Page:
Who Got the Glass Companies Molds?

Glass historians are always looking for ways to explain glass that appears to be almost the same as that produced by another company and often they find the reason was a company merger or perhaps even an employee association.

During the boom times for the glass industry, some moulds were carried to several different companies by glass makers that worked for both companies. In addition, it wasn’t unusual for orders to get filled by another company if one was too busy. Then when companies started closing the moulds started moving again. Consequently we have found that etches, cuttings, and blanks moved around. Add all that to special runs for stores and decorating companies and you get diversity and confusion. There was also a lot of experimentation as well as end runs of glass being used on other moulds.

This ongoing project currently does not list many of the internal movements of company moulds in the larger glass corporations that started to emerge during the early part of the twentieth century. After their initial start up many companies became part of larger glass corporations which often also meant the moulds became part of a new parent company. We have attempted to document the final resting place of the moulds used by the American glass companies which with the exception of Fenton have now all expired.

Bartlett Collins closed in 2004 molds went to Anchor Hocking

Beaumont molds were bought by Fenton.

Bryce molds went to Lenox

Cambridge molds were bought by Imperial. Many of them went to Summit Art Glass and many went to the National Cambridge collectors when Imperial closed. In 2006 Cambridge Collectors were able to purchase all of the Cambridge moulds from Summit Art Glass.

Central molds were bought by Imperial. They went to the National Cambridge collectors when Imperial closed.

Consolidated molds were bought by Phoenix.

Cooperative Flint molds were bought by Phoenix.

Davies molds were bought by New Martinsville.

Dugan became Diamond and molds eventually went to Fenton.

Dunbar molds went to Weston.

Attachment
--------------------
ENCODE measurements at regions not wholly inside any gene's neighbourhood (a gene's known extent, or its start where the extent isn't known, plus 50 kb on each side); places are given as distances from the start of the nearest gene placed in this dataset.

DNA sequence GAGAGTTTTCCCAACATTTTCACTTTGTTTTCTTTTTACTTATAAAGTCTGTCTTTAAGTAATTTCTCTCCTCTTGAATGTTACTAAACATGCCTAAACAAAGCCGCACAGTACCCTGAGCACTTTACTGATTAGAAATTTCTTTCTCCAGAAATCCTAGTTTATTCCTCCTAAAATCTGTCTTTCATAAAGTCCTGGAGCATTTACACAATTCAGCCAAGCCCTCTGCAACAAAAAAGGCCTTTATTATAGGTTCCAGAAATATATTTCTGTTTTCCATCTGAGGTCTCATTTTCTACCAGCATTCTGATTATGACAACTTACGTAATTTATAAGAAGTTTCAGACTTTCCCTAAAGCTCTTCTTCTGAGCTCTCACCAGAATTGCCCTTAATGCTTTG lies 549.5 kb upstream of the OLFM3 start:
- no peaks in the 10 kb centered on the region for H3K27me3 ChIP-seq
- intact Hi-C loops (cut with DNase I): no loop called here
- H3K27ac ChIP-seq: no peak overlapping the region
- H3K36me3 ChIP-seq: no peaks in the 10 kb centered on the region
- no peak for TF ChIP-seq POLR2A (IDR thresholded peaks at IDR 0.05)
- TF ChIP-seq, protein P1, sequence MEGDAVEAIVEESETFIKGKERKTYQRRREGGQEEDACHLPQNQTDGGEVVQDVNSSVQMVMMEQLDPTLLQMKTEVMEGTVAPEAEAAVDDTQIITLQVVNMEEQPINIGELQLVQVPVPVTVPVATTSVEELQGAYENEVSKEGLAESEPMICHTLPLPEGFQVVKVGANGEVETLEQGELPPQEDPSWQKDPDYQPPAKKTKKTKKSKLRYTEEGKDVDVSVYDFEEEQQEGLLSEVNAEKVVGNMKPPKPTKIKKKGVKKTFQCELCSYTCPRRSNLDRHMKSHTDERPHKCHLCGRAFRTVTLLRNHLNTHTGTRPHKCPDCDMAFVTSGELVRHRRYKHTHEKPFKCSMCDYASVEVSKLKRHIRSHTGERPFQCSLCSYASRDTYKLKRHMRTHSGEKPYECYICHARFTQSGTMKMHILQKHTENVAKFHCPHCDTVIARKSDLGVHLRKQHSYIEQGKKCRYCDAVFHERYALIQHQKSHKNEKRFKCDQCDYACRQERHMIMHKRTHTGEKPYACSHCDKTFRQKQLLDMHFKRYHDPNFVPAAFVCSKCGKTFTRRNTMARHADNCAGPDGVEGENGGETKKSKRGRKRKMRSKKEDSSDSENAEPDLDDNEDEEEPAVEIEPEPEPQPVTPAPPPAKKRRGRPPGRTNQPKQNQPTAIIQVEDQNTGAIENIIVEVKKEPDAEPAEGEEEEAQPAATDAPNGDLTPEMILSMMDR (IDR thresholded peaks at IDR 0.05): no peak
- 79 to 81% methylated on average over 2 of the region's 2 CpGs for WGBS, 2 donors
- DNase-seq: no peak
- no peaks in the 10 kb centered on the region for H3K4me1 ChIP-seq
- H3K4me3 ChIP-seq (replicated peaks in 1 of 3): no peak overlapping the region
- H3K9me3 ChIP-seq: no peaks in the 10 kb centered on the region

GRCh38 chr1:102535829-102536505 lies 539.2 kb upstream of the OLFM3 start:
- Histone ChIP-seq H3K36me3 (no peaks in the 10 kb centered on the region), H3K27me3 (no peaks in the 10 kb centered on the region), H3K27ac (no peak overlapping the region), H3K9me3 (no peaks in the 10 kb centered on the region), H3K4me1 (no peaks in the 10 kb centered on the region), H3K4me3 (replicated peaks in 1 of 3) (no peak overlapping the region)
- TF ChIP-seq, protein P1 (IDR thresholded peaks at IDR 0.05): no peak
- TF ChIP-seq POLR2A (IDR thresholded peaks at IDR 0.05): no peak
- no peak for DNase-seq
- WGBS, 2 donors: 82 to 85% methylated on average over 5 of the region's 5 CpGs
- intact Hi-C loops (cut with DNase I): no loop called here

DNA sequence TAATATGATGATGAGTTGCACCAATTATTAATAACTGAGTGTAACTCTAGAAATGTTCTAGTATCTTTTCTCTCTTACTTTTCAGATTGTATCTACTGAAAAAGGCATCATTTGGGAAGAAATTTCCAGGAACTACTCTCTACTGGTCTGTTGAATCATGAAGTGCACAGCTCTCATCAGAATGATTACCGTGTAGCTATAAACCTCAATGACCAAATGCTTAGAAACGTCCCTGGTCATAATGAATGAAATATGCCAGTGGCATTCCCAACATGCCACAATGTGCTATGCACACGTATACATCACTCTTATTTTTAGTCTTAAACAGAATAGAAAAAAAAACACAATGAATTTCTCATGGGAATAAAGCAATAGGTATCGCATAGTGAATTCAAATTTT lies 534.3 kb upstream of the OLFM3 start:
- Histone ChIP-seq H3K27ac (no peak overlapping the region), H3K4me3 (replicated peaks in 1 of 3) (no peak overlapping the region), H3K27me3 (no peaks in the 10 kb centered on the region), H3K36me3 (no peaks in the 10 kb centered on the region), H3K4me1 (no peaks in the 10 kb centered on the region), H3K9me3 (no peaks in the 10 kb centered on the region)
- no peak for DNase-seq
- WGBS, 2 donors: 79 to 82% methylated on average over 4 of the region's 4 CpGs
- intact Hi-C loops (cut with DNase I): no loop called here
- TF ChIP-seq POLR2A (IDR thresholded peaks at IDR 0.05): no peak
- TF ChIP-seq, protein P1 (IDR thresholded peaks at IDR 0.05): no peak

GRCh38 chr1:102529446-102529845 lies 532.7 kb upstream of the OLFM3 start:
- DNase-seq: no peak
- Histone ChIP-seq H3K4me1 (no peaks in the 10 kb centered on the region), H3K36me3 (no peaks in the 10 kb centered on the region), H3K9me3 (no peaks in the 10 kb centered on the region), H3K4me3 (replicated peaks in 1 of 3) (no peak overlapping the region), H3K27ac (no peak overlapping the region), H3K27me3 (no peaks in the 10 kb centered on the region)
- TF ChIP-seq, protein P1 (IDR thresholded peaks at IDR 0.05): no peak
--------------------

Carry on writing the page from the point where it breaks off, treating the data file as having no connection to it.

Duncan Miller went to US Glass  and Indiana Glass, then to Fenton and then went to Viking and finally Lenox.

Federal went bankrupt and out of business in 1977 or 1978 and all of its molds went to Indiana Glass.

Fenton evidently sent some of their molds to Viking in the 1950s.

Fostoria molds were bought by Lancaster Colony then by Fenton circa 2004. They have already reproduced the rooster in their periwinkle blue.

Fry molds were bought by Libbey

Hazel-Atlas changed owners and it's name first to Hazelware and finally to Brockway Glass

Heisey molds were bought by the Heisey Collectors of America.

Indiana became part of the Lancaster Colony which was also the parent company of Tiara which produced glass for that company. Fenton bought most of the molds Indiana had upon closing including the Fostoria ones but most were unuseable.

Lancaster molds are still with the parent company, Anchor Hocking.

Liberty molds appear to have gone to Cambridge.

Mac Beth-Evans molds were bought by Corning.

McKee molds were bought by Jeannette which explains why those pesky scalloped ones keep showing up where you don't expect them).

Monongah molds went to Anchor Hocking which was their parent company.

Morgantown molds were bought by Fostoria and then they went to Bailey but eventually went to Schott.

National molds went to Anchor Hocking.

New Cumberland molds were bought by U.S. Glass

New Martinsville became Viking.

Northwood molds went to National then to Dugan/Diamond then to Fenton.

Paden City molds were bought by Canton, Fenton, and Viking. However New Martinsville and PC were always trading workers, as their factories in close proximity to each other. One wonders why Viking (who was New Martinsville) bought the moulds, perhaps the close relationship was only in the early years.

Phoenix is now part of Anchor Hocking Industrial Glass, and no longer makes art glass.

Standard molds are still with the parent company, Anchor Hocking.

Tiffin/U. S. Glass Some of their molds may have gone to Anchor Hocking which was made up of at least 14 companies, so one assumes those molds moved around. Fenton got their rabbit lamp and Rose candlesticks.

Viking Some of their Janice molds went to Mosser.

Vineland. became Kimble and still exists.

Weston, Louie, and West Virginia Glass Specialty were all eventually owned or managed by the Wohinc Family. They existed in some form through the early 1970s as Princess Glass which was sold in home parties. The location of their molds is unknown.

Westmoreland molds went mostly to collectors but their Panelled Grape and perhaps others went to Fenton.

Anchor-Hocking, Kopp, Lenox, Libbey, Louie, LE Smith, and Schott still operate under their own names.

I have no idea what happened to, Brockway, Canton, Jeannette and Jenkins molds.

Sadly, regardless of where the molds ended up many of them have not been properly preserved and are now unusable. In addition moulds produced for hand work are not acceptable for machine made operation

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